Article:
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Cedar Rapids, Iowa 52401
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A look at Iowa’s popular whitewater courses for kayaking, tubing
Manchester, Charles City offering water adventures, and other cities may soon be following
Plunging downriver amid swirling rapids is an ultimate adrenaline-charged thrill.
Few outdoor adventures match shooting rapids on Idaho’s Salmon River, the Grand Canyon’s Colorado or the New River Gorge in West Virginia. Those rivers offer the ultimate whitewater challenge, yet few of us can indulge in multiday drives to famous rivers.
Fortunately, exciting river runs are within day trip range of the Corridor. All that’s needed is a kayak or float tube, moderate experience and a drive to Manchester or Charles City. Both towns feature whitewater parks.
On the relatively new whitewater parks, experienced kayakers “playboat,” a term for zipping back and forth and ducking up and down in foaming water. Novices usually just shoot downstream without attempting acrobatics.
Kayaking also is an engaging spectator sport. Bank-side benches often are crowded with people watching intrepid boaters negotiate the surging current.
Charles City and Manchester’s courses are so successful that more are in the works. Iowa is becoming a whitewater Mecca, drawing boaters from the Midwest and even Alaska.
History and commerce reveal why Iowa’s whitewater runs are downtown, unlike those in wilderness areas of mountain states. Before internal combustion engines and electricity, towns were established where dams could most efficiently harvest the power of falling water. Cedar Rapids took its name in honor of swift water that was soon stilled by dams.
Most of Iowa’s hundreds of dams have languished into non-use and disrepair. Urban riverbanks often are shoddy and littered, places to avoid. That’s changing as progressive cities view rivers as recreation templates that lure visitors and stimulate economic development. Recreation is replacing mills.
Charles City set the pace. Ty Graham is a river specialist with Riverwise Engineering in Durango, Colo. He advocates converting obsolete low head dams to engineered whitewater parks. According to Hannah Ray J, a native Iowan and whitewater enthusiast, Graham has worked tirelessly to create whitewater recreation.
Around 2006, Charles City leaders picked up his vision for whitewater parks. Devastating 2008 floods paused planning but in 2011, Iowa’s first whitewater park opened. Its three main features appeal to novices and experts. The “Dam Drop” (double D) at the top is a nod to the old dam. It’s quickly followed by “Tew Shanez.” The “Exit Exam'' finishes off the run. According to Ray J, each feature has a canoe and fish passage on the left for a smoother ride through the rapids.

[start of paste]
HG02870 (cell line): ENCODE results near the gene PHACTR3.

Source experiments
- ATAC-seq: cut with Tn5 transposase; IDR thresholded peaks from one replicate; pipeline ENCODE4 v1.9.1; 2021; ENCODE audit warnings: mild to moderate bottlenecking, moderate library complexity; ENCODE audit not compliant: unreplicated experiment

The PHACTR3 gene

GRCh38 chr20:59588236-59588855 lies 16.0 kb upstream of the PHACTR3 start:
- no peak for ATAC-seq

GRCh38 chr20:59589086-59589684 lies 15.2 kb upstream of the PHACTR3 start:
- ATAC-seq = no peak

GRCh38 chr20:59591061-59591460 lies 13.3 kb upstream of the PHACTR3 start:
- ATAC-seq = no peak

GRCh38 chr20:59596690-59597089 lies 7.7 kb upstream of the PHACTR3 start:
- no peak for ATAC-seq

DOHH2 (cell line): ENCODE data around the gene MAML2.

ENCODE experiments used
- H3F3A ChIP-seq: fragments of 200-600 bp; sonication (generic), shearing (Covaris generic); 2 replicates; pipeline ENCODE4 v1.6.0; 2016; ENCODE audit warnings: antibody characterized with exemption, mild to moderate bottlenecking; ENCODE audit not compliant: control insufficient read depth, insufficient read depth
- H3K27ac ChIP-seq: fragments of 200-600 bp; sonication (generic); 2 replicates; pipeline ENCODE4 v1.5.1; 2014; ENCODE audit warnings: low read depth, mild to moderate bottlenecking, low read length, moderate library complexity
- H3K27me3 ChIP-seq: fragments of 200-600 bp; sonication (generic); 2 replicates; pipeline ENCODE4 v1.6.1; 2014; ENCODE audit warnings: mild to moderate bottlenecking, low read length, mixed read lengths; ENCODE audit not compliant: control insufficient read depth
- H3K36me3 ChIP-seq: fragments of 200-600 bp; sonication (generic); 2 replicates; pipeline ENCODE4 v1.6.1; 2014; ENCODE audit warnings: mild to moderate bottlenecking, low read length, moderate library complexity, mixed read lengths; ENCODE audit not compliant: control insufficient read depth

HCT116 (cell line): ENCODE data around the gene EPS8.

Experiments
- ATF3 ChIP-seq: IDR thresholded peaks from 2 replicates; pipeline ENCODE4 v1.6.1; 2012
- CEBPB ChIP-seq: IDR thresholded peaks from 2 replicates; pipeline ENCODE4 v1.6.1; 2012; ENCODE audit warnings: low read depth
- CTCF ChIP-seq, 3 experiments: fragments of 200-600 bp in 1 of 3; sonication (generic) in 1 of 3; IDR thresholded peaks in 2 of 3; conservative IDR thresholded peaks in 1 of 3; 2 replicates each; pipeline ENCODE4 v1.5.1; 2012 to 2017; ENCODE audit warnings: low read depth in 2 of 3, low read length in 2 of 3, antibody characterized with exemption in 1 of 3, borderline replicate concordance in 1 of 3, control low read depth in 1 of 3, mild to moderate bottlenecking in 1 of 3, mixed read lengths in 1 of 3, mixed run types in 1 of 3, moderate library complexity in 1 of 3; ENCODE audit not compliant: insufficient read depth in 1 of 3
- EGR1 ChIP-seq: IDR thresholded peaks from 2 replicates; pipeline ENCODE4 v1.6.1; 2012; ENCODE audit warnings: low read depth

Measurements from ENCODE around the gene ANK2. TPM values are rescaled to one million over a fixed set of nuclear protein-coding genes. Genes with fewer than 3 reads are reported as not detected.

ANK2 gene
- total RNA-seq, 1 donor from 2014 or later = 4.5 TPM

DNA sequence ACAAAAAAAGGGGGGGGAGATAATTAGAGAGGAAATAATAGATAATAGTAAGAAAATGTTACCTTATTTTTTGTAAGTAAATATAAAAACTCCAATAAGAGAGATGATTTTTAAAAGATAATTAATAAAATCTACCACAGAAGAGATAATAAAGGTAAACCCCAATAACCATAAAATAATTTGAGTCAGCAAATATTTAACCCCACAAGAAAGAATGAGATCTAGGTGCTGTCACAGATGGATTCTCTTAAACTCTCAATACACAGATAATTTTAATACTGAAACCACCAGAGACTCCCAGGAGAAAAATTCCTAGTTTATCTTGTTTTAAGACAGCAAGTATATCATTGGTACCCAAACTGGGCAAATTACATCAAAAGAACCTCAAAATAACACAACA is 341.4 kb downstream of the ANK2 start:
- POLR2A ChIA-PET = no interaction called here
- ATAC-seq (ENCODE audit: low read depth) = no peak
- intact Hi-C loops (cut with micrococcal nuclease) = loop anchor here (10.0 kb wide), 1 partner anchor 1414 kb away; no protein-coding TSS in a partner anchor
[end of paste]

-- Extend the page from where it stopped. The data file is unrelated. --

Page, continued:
Other Iowa cities noticed boating enthusiasts trekking to Charles City, having fun and stimulating business. Manchester created its own whitewater park on the Maquoketa River downtown.
“It has six features, which provide river fun for a variety of skill levels and water crafts,” Ray J said.
The process of creating a whitewater park usually requires removing a dam. Careful engineering precisely places rocks so the current creates challenging, yet safe, boating. Projects also incorporate walkways, benches and fishing amenities.
Establishing a whitewater park takes thought, planning, money and local support to succeed. Costs for existing courses ranged from $1 to $2 million and came from a diversity of sources.
Removing dams and creating whitewater courses has benefits beyond recreation. It helps aquatic life.
“Dams are barriers to fish migration,” said Greg Gelwicks, Iowa DNR Research Fishery Biologist. “Many fish species must move up and down rivers to find habitat needs that change seasonally, with the age of the fish, and because of weather conditions like droughts.”
With dam removal, fish can follow traditional pathways that were blocked by concrete barriers.
Kayaking and rafting follow the popularity of bicycling and trails. Expanded trails and cycling spawned businesses catering to enthusiasts. Whitewater parks have the same happy result.
Courses reinvent a town’s riverfront. They are pleasant places to sit, walk, watch boaters and fish.
“Creating better access and making the environment pleasant and safe encourages recreation,” Gelwicks said.
Boaters should wear safety equipment, learn how to handle their craft and be familiar with the course before they launch. Ray J, a Cedar Rapids graphic artist, got involved after seeing kayakers on the Cedar River.
“Oh, that looks fun,” she said she thought at the time. “I want to try.”
She chatted with kayakers, invested in equipment and took on the kayak courses.
“I just kept adding arrows to my whitewater quiver as I gained experience,” she said.
Are more whitewater parks coming to Iowa?
“We’re making great progress planning one in downtown Cedar Rapids,” said Community Development Director Jennifer Pratt.
Des Moines will build one near the confluence of the Des Moines and Raccoon Rivers. Others are in the works.
Hundreds of obsolete and hazardous dams remain on Iowa’s rivers. Many will be removed to benefit wildlife, business and paddling.
“Over 20 years ago, I’d hoped that whitewater courses would succeed in Iowa,” Graham said. “It’s happened and I look forward to their expansion.”
Rich and Marion Patterson have backgrounds in environmental science and forestry. They co-own Winding Pathways that encourages people to “Create Wondrous Yards.”